Why you should freelance while being a student

When I was a student at the University of Manchester for four years, my parents sent me money for living costs till the end of third year, then I told them to stop. Two events changed my financial life. The first was an internship I got between third and fourth year. This gave me enough money to survive in those three months. The second was freelancing. I started in September and did that for a year and half. This paid for the entire living costs of my fourth year and also for Emma.

Having the ability to use your own money is the most exciting thing after getting into Uni. It gives you freedom, control and responsibility. That’s why you should definitely look for summer internships, but also learn how to make money while you are studying. Freelancing is an amazing option you should consider.

Freelance when you can, not when others want

This is the first and most important aspect of freelancing. You don’t have a 9 to 5 and you are not even working part time at Starbucks. This means you can choose when to work and also where. From a social point of view, it’s a killer; choosing the times that fit you also means being alone. However, while you are a student, it’s great, because you are always surrounded by people anyway.

If you have exams, you don’t have to pick work and you can try to postpone it afterwards. On the other hand, if there isn’t much to do at Uni, you can pickup more freelance jobs.

You make more money

This is the beauty of it. If you freelance in IT, you probably make ten times more than your friend that works at Starbucks. It’s that crazy and for a student, this can be a gold mine. A friend of mine, who was freelancing in dutch translations to english, was making the same amount of money as me.

Freelancers usually get paid in two different ways: fixed or per hour. The former is more useful to the person who is paying, because a fixed priced means better budgeting. While the second is better for you, in general. However, there are some upsides and downsides, if you are really good and know what you are doing, fixed could be even better. This means if you can get done the work in 5 hours, but charge a fixed of 20, you are making a huge profit.

You learn business

I have never liked the word “business”, but the point is you learn how to negotiate, deal, interact, talk with other people. These are not things you can learn in a coffee shop or a retailer. Why? Because you are dealing with your own money and salary. The way you are treating the guy who’s asking for an espresso doesn’t influence your income.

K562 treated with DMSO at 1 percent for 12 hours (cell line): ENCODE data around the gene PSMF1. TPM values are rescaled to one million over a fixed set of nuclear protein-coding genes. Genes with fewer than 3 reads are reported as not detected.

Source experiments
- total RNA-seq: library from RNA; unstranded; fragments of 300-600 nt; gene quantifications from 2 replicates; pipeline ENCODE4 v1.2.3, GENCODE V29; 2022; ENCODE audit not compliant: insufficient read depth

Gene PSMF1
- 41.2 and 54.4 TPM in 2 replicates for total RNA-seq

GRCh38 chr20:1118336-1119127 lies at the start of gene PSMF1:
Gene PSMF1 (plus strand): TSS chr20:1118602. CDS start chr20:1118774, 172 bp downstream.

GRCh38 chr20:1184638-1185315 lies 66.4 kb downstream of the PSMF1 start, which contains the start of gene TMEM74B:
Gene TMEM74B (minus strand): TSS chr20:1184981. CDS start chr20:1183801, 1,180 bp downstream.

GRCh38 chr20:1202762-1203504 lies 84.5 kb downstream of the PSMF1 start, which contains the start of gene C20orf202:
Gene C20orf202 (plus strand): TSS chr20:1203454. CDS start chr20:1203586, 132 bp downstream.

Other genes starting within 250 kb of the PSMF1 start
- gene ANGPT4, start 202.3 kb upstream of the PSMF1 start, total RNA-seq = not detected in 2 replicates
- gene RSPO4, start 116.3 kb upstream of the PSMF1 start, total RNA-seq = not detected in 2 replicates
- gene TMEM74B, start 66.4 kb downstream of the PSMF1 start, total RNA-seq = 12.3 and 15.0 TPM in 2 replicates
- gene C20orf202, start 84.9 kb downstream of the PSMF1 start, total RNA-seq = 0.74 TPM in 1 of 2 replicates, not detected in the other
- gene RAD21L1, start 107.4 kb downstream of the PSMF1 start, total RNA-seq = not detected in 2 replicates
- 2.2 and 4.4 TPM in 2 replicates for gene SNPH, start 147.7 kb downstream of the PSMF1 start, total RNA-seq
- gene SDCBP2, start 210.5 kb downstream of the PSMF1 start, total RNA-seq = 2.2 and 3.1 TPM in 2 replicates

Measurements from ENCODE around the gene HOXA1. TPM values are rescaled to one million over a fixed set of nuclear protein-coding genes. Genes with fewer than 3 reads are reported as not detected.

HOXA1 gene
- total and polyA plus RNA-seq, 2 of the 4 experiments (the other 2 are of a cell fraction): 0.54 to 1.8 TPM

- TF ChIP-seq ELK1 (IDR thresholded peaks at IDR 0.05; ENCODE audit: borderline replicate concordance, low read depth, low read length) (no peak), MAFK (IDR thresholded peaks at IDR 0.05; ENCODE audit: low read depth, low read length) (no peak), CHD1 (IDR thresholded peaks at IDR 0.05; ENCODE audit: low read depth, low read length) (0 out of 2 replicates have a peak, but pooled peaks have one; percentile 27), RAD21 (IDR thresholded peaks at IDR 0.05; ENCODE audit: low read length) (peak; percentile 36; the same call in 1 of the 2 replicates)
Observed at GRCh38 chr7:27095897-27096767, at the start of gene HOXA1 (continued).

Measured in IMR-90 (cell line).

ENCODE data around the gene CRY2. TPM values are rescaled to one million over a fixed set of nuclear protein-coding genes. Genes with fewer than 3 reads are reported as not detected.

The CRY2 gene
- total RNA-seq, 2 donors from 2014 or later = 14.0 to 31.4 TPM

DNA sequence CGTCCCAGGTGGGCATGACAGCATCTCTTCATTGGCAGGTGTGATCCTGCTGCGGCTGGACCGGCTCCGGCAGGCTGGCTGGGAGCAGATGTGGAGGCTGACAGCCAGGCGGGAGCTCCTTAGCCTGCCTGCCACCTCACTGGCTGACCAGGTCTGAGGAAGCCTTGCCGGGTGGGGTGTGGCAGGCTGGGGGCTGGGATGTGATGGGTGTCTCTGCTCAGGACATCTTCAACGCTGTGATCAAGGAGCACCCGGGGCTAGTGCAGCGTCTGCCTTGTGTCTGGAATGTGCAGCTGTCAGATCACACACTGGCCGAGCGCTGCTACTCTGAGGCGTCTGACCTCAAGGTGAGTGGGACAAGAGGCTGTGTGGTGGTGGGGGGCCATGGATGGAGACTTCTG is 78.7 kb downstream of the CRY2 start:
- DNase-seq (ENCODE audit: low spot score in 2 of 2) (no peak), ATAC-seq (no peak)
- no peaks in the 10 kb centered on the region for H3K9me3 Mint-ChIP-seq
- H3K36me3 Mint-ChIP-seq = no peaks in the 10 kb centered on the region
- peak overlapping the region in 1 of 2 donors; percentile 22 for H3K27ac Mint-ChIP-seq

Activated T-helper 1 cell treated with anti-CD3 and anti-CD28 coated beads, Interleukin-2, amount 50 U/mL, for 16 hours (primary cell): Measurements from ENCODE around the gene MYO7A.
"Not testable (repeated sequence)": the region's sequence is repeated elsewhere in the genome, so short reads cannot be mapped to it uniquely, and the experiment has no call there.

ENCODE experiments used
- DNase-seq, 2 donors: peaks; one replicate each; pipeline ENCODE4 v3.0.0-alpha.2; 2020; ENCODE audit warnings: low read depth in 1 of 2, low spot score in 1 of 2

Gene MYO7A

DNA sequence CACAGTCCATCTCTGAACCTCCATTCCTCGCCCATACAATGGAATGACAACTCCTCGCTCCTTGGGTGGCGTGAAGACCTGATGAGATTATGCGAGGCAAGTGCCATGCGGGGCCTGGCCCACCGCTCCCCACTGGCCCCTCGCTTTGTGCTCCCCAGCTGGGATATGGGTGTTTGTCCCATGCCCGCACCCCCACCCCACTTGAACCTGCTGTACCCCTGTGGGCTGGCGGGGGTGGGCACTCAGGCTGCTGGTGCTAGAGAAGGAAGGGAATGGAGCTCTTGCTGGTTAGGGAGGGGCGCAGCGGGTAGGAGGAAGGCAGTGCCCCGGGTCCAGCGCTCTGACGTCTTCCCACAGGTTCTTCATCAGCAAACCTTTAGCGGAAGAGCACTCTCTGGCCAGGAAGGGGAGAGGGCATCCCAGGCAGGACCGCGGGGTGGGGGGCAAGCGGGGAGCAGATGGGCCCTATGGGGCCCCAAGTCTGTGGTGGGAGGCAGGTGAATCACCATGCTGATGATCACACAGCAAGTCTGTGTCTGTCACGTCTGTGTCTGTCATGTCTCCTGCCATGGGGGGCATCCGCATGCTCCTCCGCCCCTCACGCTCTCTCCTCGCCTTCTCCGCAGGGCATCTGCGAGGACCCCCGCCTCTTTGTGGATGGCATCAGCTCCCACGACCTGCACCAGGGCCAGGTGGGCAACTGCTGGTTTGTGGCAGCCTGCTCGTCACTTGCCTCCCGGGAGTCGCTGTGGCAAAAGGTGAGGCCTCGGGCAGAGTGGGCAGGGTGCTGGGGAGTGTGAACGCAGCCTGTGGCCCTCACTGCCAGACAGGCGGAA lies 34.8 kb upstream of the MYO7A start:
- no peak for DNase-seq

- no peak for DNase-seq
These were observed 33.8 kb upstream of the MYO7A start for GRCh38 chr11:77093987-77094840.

You can work with different people all over the world

By the end of my fourth year, my routine was taking a call in the morning for Hong Kong, speak at lunch with Paris and then talk with San Francisco in the evening. I was working with people in three different continents. This can be quite an interesting experience, because you learn how to deal with different people. It also gives more opportunities to put your name out there.

You don’t need a CV anymore

notes

CVs are a set of words, formatted nicely, that should help you getting a job. In this field, if you are good, you will have job offers before even finishing University or writing a CV. It doesn’t matter what you write down, but the work you do. By the time I had finished Uni, I could say I had developed 8 apps, in a super really cool technology that everyone wanted to use, and I was 22. I still get Linkedin recruiters chasing me, just for that.

You know how much you are worth

This is the first problem people face when getting their first job. They get out of Uni, without having never worked, receive a salary offer and don’t know what to do. The general thinking is “just accept it, since it’s your first job”. However if you have any idea of how much you are actually worth, you can make a counter offer.

Freelancing gives you that opportunity. It’s not any different from having a 9 to 5 job.

Should you freelance after Uni?

It depends what you want and if you really like it. In my case, I wanted to start a company, hence why I am here writing for Emma. Further, I didn’t like the isolation that freelancing came with. You are always alone and you need to be really good at managing your own time.

In terms of money, unless you are amazing, salary wise there isn’t much difference from a job. However, there are still some cases where people say they are making 3x of what they would make with a job. The main difference between a freelancer and an employed person is that the freelancer can be in Thailand drinking coconut milk while working.

Where do I start?

trees question

I started freelancing for the company I worked for over the summer. It’s really important to build a portfolio of work you have already done; so you can show it to the next clients. If you don’t have one, you can even start by doing things for your own. The better the portfolio is the more you can charge.

If you don’t know a company that is looking for a freelancer, you can start by looking online. There are dozens of websites out there, such as UpWork or PeoplePerHour, which are in constant need of people like you. The downside of these sites is the competition.

As I have said before, you can freelance from anywhere in the world. For this reason, you might end up competing with people who charge £4 per hour. That’s why my advice would be to go on those websites to get some early work, but then find ways of reaching people, even offline.

I managed to get jobs through Facebook, Twitter, Quora, UpWork and my own website.

Edoardo Moreni

I am the co-founder of Emma. I was born and raised in Rome, but went to Uni of Manchester, where I got my MEng in Computer Science. As a true Italian I love sushi and ramen. ;)

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